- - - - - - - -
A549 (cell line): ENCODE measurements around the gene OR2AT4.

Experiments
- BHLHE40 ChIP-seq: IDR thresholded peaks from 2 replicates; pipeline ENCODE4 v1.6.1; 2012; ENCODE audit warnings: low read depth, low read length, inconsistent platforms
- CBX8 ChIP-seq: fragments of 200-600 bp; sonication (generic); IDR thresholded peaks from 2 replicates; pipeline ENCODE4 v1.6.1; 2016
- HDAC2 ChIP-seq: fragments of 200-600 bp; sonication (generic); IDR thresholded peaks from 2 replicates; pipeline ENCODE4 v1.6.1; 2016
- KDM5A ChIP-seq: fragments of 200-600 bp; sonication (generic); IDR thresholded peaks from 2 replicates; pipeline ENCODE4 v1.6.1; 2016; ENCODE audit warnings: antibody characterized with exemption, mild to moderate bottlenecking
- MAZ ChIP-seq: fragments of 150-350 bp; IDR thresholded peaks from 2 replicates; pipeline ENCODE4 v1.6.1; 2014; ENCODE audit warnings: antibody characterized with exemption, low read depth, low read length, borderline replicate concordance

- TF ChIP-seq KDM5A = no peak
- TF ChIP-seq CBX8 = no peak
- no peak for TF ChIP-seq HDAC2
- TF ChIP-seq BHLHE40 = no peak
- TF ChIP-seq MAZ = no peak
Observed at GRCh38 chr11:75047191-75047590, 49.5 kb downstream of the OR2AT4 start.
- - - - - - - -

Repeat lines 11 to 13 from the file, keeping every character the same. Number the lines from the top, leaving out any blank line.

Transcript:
- TF ChIP-seq BHLHE40 = no peak
- TF ChIP-seq MAZ = no peak
Observed at GRCh38 chr11:75047191-75047590, 49.5 kb downstream of the OR2AT4 start.